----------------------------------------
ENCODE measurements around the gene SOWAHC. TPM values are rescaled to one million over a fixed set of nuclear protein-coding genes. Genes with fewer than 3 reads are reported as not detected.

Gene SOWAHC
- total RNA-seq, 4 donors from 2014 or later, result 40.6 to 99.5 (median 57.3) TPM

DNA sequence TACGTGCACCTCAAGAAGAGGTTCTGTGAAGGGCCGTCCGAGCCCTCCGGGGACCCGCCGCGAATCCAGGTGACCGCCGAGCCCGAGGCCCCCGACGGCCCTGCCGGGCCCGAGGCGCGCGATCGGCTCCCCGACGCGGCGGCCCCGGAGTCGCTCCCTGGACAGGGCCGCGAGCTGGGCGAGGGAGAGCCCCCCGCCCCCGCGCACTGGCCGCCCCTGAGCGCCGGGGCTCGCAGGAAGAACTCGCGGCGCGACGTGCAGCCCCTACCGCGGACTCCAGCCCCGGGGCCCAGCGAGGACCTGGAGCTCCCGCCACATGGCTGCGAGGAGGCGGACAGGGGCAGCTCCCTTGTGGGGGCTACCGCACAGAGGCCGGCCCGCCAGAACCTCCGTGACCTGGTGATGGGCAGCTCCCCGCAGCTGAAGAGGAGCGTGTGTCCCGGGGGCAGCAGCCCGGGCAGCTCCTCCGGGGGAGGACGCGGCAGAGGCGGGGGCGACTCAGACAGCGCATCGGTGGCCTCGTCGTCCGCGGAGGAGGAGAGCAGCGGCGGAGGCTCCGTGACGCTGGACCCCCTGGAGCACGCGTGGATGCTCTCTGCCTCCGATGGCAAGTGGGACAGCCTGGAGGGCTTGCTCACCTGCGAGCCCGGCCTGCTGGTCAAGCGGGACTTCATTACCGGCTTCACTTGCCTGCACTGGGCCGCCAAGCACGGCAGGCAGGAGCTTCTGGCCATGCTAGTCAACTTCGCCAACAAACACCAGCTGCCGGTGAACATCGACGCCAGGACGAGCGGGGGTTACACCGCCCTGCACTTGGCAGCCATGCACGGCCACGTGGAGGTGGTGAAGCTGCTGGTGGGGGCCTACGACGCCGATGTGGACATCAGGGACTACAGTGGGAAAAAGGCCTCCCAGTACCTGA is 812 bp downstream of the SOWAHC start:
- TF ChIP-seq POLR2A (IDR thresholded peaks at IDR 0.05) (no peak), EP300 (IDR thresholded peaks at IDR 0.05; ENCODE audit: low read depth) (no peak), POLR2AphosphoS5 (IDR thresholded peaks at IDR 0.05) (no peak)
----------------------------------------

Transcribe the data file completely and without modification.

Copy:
ENCODE measurements around the gene SOWAHC. TPM values are rescaled to one million over a fixed set of nuclear protein-coding genes. Genes with fewer than 3 reads are reported as not detected.

Gene SOWAHC
- total RNA-seq, 4 donors from 2014 or later, result 40.6 to 99.5 (median 57.3) TPM

DNA sequence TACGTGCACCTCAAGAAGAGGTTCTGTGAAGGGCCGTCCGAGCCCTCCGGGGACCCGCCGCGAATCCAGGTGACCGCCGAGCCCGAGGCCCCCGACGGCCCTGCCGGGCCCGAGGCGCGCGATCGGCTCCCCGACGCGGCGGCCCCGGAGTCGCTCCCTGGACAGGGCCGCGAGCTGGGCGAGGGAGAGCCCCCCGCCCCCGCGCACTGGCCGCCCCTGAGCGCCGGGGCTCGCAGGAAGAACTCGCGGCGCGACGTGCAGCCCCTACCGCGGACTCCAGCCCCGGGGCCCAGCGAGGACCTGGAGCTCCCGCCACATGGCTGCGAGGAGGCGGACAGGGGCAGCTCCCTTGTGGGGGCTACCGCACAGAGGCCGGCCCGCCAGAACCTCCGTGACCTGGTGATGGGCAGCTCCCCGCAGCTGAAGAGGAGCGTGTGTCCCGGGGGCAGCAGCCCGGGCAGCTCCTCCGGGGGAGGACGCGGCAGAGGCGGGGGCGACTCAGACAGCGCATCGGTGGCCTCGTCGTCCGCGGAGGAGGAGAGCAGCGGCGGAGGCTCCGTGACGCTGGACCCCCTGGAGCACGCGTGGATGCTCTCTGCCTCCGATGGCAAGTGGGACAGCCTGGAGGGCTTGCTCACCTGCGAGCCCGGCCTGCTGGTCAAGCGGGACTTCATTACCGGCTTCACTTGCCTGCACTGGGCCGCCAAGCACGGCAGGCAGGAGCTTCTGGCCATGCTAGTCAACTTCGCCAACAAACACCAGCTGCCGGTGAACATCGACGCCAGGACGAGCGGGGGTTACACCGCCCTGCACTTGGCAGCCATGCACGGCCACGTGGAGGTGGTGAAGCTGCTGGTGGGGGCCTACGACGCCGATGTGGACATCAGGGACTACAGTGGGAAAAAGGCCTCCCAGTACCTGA is 812 bp downstream of the SOWAHC start:
- TF ChIP-seq POLR2A (IDR thresholded peaks at IDR 0.05) (no peak), EP300 (IDR thresholded peaks at IDR 0.05; ENCODE audit: low read depth) (no peak), POLR2AphosphoS5 (IDR thresholded peaks at IDR 0.05) (no peak)